Joyce Senorin © Courtesy of VGH & UBC Hosptial Foundation
A mother of two noticed pain on her tongue, only to receive the devastating news that she had salivary gland cancer and needed treatment immediately. An engineering student with a toothache has her world turned upside-down when it’s discovered she has a tumour lining her jawbone, risking deformity and death. A police officer and fitness nut who finds a bump on his neck faces the grim reality of throat cancer.
At Vancouver General Hospital (VGH), these patients have not only survived their complex and challenging medical conditions, they are thriving today. And each of them shared one thing in common: the care of a world-leading innovative medical expert, Dr. Eitan Prisman.
Pushing the boundaries of medicine
Dr. Prisman is a specialist in head and neck cancer and microvascular reconstruction of the head and neck. His clinical expertise includes oral, larynx, thyroid, salivary gland and cutaneous malignancies. And as much as he is a practicing surgeon, providing care first-hand to individuals suffering from all manner of medical diseases of the head and neck, he is also an innovative researcher, constantly pushing the boundaries of what is possible in medical care.
Specifically, Dr. Prisman utilizes groundbreaking technology to create the most efficient and optimal outcomes for his patients. He does so by utilizing international training in the use of robotics in procedures such as Trans Oral Robotic Surgery (TORS) and microvascular reconstructive surgery.
He compliments these surgeries with other technological advancements, including utilizing a 3D printer and a proprietary software he and his team built to run simulations of surgeries in order to find the most efficient way to approach complex surgeries on real patients.
And no one knows that better than Joyce Senorin.
A young woman’s life—and future—saved
“It’s just a toothache.” Or at least that’s what Joyce thought at the time. The pain would come and go, so she wasn’t overly concerned, but Joyce mentioned it to her dentist, who thought it was an infection, and she was eventually referred to an oral surgeon.
Due to the pandemic, Joyce wouldn’t be able to see the specialist for almost two years. What she learned turned her world upside-down.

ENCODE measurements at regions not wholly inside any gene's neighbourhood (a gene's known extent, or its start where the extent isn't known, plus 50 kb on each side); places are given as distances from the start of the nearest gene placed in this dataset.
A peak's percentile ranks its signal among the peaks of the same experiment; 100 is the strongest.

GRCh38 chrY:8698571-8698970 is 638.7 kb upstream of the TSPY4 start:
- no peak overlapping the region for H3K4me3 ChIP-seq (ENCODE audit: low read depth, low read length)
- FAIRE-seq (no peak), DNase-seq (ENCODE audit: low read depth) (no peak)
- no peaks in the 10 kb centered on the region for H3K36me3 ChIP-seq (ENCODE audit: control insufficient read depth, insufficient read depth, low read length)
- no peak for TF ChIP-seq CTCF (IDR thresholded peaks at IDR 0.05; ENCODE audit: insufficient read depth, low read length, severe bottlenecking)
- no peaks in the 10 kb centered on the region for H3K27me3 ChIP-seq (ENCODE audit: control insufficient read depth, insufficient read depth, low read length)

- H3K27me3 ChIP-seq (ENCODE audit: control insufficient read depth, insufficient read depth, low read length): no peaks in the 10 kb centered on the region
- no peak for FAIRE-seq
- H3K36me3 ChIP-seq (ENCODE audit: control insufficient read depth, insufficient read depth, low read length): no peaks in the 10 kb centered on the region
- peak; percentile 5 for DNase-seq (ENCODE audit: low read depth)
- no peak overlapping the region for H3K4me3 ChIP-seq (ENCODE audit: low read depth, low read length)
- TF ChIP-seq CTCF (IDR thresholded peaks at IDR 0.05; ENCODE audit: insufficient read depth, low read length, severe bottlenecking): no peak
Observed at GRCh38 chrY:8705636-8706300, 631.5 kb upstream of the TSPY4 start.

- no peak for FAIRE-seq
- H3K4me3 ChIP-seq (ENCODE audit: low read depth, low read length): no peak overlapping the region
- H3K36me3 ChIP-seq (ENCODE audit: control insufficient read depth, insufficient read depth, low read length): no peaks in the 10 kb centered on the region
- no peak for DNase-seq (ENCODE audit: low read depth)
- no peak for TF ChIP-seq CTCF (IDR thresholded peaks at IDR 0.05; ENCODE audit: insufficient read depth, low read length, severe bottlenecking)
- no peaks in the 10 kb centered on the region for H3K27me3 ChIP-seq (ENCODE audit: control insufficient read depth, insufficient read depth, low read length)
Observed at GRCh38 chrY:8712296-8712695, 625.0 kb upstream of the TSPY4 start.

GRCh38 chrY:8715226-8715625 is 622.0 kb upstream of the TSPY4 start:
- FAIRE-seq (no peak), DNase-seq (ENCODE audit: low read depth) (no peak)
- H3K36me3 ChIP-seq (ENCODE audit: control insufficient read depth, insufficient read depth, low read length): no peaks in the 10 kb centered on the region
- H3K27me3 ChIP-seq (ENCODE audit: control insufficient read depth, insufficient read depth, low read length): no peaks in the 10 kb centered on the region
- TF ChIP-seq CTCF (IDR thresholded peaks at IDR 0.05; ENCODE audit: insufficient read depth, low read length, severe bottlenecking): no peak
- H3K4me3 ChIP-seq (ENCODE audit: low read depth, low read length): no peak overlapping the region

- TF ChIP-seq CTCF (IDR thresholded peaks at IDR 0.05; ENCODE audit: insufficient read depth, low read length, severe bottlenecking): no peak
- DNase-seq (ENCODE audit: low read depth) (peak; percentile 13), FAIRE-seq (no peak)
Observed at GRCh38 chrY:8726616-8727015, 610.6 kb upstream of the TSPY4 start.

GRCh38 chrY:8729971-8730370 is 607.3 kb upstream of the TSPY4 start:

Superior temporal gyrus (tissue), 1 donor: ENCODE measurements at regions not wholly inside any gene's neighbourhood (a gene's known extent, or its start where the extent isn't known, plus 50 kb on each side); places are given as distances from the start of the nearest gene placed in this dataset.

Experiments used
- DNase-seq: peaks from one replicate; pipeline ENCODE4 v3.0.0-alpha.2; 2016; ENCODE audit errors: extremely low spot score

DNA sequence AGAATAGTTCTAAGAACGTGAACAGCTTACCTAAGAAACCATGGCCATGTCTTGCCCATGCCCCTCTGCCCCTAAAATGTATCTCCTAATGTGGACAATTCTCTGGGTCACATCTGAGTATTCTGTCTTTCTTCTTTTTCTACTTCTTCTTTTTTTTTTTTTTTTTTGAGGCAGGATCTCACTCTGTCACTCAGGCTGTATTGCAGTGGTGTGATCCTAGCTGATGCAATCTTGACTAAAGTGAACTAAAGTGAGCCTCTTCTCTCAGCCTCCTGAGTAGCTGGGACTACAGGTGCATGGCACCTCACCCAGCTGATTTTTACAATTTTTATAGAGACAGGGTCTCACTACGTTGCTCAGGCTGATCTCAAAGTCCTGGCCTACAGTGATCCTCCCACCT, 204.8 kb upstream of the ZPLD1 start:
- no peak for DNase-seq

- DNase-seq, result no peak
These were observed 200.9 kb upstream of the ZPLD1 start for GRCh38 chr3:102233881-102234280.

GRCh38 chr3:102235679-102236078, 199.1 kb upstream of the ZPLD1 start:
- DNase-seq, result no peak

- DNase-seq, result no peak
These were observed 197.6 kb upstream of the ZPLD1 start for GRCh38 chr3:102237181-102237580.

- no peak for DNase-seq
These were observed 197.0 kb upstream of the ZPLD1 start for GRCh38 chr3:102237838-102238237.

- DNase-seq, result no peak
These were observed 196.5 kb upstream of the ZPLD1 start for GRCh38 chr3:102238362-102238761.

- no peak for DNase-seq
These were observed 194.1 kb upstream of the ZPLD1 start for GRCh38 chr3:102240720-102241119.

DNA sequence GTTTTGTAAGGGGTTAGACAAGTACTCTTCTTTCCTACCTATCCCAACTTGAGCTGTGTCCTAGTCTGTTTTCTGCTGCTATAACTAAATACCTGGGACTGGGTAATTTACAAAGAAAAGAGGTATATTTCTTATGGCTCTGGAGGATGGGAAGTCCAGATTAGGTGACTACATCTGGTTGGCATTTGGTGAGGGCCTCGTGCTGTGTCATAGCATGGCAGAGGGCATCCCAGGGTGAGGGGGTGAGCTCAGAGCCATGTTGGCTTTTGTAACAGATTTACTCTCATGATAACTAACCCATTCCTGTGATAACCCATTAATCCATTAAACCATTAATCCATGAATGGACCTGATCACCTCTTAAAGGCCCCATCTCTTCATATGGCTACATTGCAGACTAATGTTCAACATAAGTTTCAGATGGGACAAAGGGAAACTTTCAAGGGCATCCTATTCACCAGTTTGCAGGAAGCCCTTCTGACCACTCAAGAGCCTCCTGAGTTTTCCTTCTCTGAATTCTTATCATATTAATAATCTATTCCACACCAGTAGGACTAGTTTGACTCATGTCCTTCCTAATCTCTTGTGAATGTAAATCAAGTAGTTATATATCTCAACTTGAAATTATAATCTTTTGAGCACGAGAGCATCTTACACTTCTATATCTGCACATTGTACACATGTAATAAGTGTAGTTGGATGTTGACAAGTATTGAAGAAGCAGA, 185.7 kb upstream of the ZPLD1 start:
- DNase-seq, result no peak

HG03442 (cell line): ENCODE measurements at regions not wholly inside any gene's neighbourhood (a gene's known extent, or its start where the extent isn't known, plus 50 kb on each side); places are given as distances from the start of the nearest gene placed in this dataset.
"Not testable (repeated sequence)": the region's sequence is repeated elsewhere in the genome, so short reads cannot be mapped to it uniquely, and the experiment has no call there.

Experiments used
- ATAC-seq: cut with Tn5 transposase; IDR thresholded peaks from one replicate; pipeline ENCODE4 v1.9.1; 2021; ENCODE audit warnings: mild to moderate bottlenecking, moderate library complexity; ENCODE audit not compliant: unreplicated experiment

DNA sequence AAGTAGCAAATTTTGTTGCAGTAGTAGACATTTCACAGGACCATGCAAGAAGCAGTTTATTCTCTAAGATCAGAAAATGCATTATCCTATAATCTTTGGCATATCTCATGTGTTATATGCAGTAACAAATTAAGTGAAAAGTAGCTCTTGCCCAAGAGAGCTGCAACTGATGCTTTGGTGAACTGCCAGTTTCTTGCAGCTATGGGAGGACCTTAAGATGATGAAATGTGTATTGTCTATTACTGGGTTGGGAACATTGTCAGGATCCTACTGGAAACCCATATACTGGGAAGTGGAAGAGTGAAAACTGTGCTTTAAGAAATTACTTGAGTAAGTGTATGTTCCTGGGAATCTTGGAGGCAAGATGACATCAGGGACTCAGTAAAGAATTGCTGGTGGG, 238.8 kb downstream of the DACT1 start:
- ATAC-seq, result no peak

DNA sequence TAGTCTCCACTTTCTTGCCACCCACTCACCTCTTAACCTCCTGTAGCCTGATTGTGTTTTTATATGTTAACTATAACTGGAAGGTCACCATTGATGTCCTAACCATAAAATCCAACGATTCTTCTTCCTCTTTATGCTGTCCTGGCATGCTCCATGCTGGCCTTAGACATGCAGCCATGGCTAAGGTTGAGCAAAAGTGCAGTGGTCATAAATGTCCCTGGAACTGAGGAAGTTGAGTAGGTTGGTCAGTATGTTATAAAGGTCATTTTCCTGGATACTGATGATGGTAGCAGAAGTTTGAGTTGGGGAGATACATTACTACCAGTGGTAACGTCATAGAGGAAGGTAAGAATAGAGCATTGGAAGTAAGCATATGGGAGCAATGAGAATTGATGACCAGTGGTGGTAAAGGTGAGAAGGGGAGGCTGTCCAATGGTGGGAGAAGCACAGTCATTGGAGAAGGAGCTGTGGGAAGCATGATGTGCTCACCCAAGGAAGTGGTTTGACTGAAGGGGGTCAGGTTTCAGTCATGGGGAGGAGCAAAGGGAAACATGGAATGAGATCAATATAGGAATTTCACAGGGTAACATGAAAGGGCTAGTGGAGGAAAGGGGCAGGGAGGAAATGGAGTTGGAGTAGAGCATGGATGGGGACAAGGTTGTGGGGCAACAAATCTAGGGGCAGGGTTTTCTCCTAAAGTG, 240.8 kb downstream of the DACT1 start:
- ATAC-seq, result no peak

“I had a tumour in my jaw that was growing so aggressively it was ‘eating’ my left jawbone,” Joyce said. “The bone had become so thin that I had to go on a puree diet immediately just to avoid further damage. I was…terrified.”
Joyce was suffering from a rare bone tumour called ameloblastoma. It needed to be removed, or it would soon leave Joyce unable to eat or speak. Without proper care, it could become fatal.
“The more I read about the surgery, more worried I became, because apparently after the surgery, you might need to rehabilitate your jaw,” Joyce said. “As in, learn how to talk and learn how to chew and learn how to smile again. That scared me. ‘Cause I was just like, what? I’m not going to be able to do something that’s very basic anymore?”
This was when she met Dr. Prisman at VGH, who walked her through precisely what needed to be done to help put her fears at rest.
“This was on the jaw, which would mean it would grow so large it would prevent her possibly from speaking, eating, and it could deform her face. It’s not a tumour you can live with by any means,” Dr. Prisman said. “Now, Joyce was remarkably healthy with her whole life ahead of her. To me, this meant I wanted to optimize the procedure to reduce any impact it may have on the rest of her life. One of my areas of passions is to optimize outcomes for patients.”
The importance of planning
Dr. Prisman had to do a “full section” removal due to the tumour’s location. This means he had to remove the entire area of the jawbone and replace it.
“The complexity with the jawbone is how much we use it every day,” he said. “There’s constant motion and pressure. You can’t just throw a titanium plate in because the bone will not fuse properly and then you’re dealing with a whole other problem.”
Instead, Dr. Prisman needed more bone.
“We only have one jawbone, so we took her shoulder bone, specifically the scapula,” Dr. Prisman said. “And then we virtually designed what needed to happen in order to optimize the outcome.”
Using CT scans and modelling of Joyce’s bone structure, Dr. Prisman utilized simulation software he and his team designed. It ran hundreds of virtual surgeries on Joyce before landing on the most optimal one for Dr. Prisman to perform.
This pre-surgical preparation is key for improving outcomes, as it reduces the amount of time a patient is in surgery by hours. This reduces inflammation, soreness, the chance of infection, and increases the likelihood of surgical success.
“Joyce’s surgery went textbook,” Dr. Prisman said. “She had zero complications.”
Today, Joyce is happily moving forward in her life. She has a burgeoning business in calligraphy for weddings and events and is even looking to get married herself in the near future.
“I’m so grateful for Dr. Prisman,” she said. “He saved my life.”
Powered by donations, VGH & UBC Hospital Foundation is proud to support the career of Dr. Eitan Prisman. It’s because of individuals like him that VGH can be a world leader in health care, saving and improving lives every day.
VGH & UBC Hospital Foundation is Vancouver Coastal Health’s primary philanthropic partner, raising funds for specialized adult health services and research for all British Columbians.